On Friday, June 7, the U.S. Attorney’s Office for the District of Columbia filed what appears to be the first ever complaint in a Lobbying Disclosure Act (“LDA”) enforcement action that was not the product of a negotiated settlement. While there have been a small handful of settled enforcement actions over the last few years, in this case, according to the complaint, the defendant, Biassi Business Services, Inc., allegedly ignored multiple warnings and failed to resolve the matter prior to enforcement.
As in the prior settled cases, this one is a civil action brought by the U.S. Attorney’s Office because an LDA-registered entity allegedly failed on numerous occasions to file LD-2 and LD-203 reports with the Secretary of the Senate and Clerk of the House. The complaint alleges that the defendant failed to file 128 reports due since 2009. The complaint also notes ominously that under the Honest Leadership and Open Government Act of 2007 (“HLOGA”), each late report could lead to a penalty of up to $200,000. That means the maximum fine could run into the millions of dollars.
There are a few things worth noting about this new case. First, there still has yet to be any criminal enforcement of the LDA, even after HLOGA amended the LDA to provide for criminal penalties. Second, the D.C. U.S. Attorney’s Office (which has rare exclusive jurisdiction to enforce the LDA) continues to focus its enforcement efforts on firms that register but then repeatedly fail to file disclosure reports even after numerous warnings. There has yet to be any public report of a U.S. Attorney’s Office investigation or enforcement action against an unregistered lobbyist or corporation. It seems likely that if a criminal LDA enforcement action is ever brought, it will be against a firm or individual that fails to register altogether, or one that registers but intentionally mis-reports its activities.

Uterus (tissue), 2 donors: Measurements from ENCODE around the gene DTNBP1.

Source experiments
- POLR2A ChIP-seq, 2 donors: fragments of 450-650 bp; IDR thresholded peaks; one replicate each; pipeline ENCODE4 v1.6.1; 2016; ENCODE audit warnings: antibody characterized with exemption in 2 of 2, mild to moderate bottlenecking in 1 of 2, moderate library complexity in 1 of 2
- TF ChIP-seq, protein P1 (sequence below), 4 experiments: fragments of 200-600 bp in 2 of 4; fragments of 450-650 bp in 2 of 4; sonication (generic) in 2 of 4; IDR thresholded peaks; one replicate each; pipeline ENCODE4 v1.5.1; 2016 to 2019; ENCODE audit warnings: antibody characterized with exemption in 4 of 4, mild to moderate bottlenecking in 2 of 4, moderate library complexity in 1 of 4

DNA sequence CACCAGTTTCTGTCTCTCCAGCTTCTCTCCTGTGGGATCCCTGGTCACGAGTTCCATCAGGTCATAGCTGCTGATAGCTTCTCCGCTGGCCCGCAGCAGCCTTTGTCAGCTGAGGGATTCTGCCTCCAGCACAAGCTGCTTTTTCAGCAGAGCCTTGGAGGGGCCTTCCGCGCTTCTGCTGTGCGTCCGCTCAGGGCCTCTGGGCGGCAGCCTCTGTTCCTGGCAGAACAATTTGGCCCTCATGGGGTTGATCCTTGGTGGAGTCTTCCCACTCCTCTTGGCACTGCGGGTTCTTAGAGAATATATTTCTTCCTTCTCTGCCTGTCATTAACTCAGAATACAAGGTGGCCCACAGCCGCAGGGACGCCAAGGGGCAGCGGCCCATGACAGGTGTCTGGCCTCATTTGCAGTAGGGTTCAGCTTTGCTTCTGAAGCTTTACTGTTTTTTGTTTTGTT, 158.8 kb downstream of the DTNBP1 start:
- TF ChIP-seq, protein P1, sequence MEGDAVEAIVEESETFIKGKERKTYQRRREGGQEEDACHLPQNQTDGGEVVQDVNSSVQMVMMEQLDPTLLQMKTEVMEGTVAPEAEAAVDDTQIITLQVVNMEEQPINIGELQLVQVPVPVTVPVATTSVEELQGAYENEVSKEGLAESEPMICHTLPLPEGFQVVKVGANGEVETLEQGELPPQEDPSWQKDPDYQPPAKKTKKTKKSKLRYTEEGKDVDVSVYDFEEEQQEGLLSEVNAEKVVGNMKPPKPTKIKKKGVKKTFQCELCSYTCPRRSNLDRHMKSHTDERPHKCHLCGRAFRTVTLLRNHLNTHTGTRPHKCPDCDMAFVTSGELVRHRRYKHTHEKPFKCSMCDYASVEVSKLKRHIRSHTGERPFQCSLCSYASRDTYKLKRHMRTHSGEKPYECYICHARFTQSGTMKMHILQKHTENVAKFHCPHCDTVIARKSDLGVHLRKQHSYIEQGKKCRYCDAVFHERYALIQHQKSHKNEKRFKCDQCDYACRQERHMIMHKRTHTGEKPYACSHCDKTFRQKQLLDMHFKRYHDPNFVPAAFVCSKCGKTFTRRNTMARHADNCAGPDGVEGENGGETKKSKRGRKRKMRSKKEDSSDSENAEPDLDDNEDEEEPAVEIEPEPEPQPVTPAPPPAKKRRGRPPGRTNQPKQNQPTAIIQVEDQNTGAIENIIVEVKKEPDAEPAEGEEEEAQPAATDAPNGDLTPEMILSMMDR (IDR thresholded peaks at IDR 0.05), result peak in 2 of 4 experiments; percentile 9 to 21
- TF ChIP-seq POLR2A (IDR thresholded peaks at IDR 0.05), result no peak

Finally, an interesting feature of the complaint is its claim that the defendant corporation is liable for the failure of its employee lobbyists to file their own personal LD-203 semiannual political contribution disclosure forms. Corporate registrants are required to file an LD-203, and employees listed as lobbyists must also file personal LD-203s. It is far from clear, however, that a corporation can be held liable for the failure of an individual lobbyist to file his own personal reports. That’s an issue that may be litigated in this case, if it doesn’t settle quickly, as we suspect it might.
We’ll keep our eyes on this one.